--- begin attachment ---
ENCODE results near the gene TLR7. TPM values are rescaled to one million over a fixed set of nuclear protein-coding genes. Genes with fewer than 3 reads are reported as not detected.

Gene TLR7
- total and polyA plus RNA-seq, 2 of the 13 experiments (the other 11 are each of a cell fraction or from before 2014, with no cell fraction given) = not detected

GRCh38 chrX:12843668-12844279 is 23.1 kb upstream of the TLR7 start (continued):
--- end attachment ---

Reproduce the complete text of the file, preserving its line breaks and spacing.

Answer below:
ENCODE results near the gene TLR7. TPM values are rescaled to one million over a fixed set of nuclear protein-coding genes. Genes with fewer than 3 reads are reported as not detected.

Gene TLR7
- total and polyA plus RNA-seq, 2 of the 13 experiments (the other 11 are each of a cell fraction or from before 2014, with no cell fraction given) = not detected

GRCh38 chrX:12843668-12844279 is 23.1 kb upstream of the TLR7 start (continued):